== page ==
Leatherback Turtle colour sheet by Romney McPhie. Click here to enlarge and download.


Another perspective on the papillae that allow Leatherbacks to retain jellyfish. Source:

Another perspective on the papillae that allow Leatherbacks to retain jellyfish.
Source: Geographic Consulting. 

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Job Posting: MERS Research Assistant 2016

Summer Student Position

The Marine Education and Research Society (MERS) is a registered Canadian charity dedicated to promoting conservation and understanding of marine ecosystems through scientific research, environmental education, and marine wildlife response. For information about MERS’ research, education and wildlife response efforts, see www.mersociety.org.

The Research Assistant (RA) will provide data entry, analysis, administrative and other support to the Marine Education and Research Society’s efforts to understand and mitigate the threats to marine species around northern Vancouver Island.

Primary duty: Entering and performing preliminary analyses of humpback and minke whale sighting, photo identification, and acoustic data.

Additional duties:

  • Providing further administrative support as needed including development of promotional / educational materials; website updating; social media input and assistance with the humpback sponsorship program.
  • Planning, preparing and attending outreach events.
  • Supervising volunteers during data entry and analysis in order to maintain the quality of the MERS databases.
  • Assisting with photo identification and sightings data collection. (Please note that this position will be primarily office-based with occasional opportunities for fieldwork).

Time permitting, there may be an opportunity for the RA to use MERS data to work on an independent project of interest to him/her.

Successful candidates:

  • Are Canadian citizens, permanent residents, or have refugee protection under the Immigration and Refugee Protection Act and are legally entitled to work in Canada in accordance with relevant provincial or territorial legislation and regulations (funding requirement).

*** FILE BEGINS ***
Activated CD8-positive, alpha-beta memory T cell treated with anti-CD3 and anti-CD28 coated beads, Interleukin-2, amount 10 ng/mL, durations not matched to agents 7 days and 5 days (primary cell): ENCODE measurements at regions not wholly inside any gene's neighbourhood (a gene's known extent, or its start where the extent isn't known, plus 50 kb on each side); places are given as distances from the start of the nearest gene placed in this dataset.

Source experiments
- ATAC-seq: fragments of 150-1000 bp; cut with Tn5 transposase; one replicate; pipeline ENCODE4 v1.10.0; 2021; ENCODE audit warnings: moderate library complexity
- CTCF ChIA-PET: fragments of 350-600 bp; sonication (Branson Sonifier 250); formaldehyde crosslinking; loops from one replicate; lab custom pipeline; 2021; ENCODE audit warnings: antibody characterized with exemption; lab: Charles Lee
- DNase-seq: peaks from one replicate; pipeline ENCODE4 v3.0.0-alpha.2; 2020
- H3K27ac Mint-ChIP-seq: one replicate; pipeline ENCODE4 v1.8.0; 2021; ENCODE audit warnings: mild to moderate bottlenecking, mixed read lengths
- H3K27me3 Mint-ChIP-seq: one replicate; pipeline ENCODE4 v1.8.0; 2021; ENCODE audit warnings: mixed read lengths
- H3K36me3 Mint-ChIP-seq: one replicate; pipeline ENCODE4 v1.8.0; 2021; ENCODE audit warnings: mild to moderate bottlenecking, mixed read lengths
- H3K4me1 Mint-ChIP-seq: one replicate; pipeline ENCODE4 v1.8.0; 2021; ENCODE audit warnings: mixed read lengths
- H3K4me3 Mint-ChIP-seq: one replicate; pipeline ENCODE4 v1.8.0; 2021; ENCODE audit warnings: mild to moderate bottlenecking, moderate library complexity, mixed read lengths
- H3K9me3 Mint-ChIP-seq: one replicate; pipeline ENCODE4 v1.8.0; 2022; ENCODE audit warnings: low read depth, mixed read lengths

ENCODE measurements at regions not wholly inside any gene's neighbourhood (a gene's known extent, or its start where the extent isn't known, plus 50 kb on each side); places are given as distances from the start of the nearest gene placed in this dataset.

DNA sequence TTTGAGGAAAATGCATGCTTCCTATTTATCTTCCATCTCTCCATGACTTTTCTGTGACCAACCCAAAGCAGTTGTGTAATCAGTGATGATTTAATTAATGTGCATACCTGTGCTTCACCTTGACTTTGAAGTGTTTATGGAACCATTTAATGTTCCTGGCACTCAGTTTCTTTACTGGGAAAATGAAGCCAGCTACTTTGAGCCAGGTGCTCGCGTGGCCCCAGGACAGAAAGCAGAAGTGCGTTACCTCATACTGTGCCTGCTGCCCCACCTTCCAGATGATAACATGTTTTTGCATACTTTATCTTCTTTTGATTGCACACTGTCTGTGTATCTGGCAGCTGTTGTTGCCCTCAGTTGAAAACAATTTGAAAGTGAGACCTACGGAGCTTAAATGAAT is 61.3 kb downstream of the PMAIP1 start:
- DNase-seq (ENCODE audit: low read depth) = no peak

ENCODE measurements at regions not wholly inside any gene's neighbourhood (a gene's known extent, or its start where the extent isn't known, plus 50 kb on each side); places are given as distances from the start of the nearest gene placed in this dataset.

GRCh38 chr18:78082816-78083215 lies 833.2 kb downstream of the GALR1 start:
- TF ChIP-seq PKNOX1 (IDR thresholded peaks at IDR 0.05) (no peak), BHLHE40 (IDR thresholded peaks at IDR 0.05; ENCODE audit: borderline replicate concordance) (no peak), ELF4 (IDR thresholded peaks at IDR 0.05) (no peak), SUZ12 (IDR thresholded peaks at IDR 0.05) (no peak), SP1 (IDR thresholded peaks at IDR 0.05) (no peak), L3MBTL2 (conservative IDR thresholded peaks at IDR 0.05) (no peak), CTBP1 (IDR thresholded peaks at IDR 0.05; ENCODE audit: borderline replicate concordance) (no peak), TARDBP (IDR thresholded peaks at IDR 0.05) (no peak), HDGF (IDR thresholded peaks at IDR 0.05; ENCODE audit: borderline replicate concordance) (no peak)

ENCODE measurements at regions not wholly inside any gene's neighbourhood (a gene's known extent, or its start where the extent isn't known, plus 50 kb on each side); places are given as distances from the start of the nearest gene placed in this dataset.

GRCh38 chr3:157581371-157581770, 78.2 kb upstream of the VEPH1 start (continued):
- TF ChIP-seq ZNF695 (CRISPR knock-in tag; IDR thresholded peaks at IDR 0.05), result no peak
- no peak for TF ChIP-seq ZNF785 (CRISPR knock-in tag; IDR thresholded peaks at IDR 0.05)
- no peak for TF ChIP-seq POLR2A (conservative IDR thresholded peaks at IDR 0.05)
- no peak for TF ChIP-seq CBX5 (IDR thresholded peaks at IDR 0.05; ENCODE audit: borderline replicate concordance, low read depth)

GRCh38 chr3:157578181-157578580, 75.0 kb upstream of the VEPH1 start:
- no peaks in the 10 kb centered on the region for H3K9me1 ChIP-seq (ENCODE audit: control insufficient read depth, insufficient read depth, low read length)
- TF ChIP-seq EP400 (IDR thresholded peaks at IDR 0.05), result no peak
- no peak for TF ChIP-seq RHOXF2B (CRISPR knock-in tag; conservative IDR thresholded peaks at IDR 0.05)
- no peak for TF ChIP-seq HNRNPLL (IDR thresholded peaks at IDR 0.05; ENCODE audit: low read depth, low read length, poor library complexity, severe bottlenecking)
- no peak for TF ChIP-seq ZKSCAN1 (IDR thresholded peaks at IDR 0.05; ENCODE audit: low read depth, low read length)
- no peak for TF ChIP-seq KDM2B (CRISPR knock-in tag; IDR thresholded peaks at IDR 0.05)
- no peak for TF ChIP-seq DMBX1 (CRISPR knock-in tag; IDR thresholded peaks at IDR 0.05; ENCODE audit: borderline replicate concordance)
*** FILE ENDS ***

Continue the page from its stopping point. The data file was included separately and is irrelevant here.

• Are students currently enrolled in a full-time post-secondary program, returning to school in the fall of 2016 (funding requirement).
  • Are between 15-30 years of age (funding requirement).
  • Have strong computer skills. Previous experience with some or all of the following programs an asset: Microsoft Excel, Photo Mechanic, Filemaker Pro, Adobe Lightroom and InDesign, QGIS, and Raven.
  • Work well independently and with minimal supervision.
  • Have exceptional organizational skills.
  • Have knowledge of the biology and ecology of marine mammals in British Columbia.
  • Are able to demonstrate strong abilities in matching whale flukes and fins for identification.

Salary: $12/hour

Work term: 10 weeks – anticipated start date June 27, 2016

Position location: Port McNeill, BC

Application deadline: May 24, 2016 (midnight PST)

Application format: Applications should include a cover letter specifically addressing position requirements, resume, and 3 references (name, position and email address) with a minimum of 2 being employment contacts.  Applications should be emailed to mersociety@gmail.com.

Selection procedure:

  1. References of short-listed candidates contacted.
  2. Short-listed candidates interviewed via SKYPE.
  3. Final interviews held in person in Vancouver or Port McNeill. Candidates will be asked to complete an exercise to assess their ability to match whales IDs.

Please note that only short-listed applicants will be contacted and that this will happen before May 30th, 2016.

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Which Whale Will it Be?

[Update April 11, 2016: It’s Argonaut! Argonaut will be the next whale in our Humpback Sponsorship Program! Great thanks to all who provided their input. We will have Argonaut sponsorship packages available by mid-May.]

Which whale will it be? You decide!

We’re adding a Humpback Whale to our Marine Education and Research Society sponsorship program. Conger? Guardian? Freckles? Argonaut? All four of these Humpbacks are very regularly seen around NE Vancouver Island. Please see their photos and details below and provide your choice via a comment on this blog.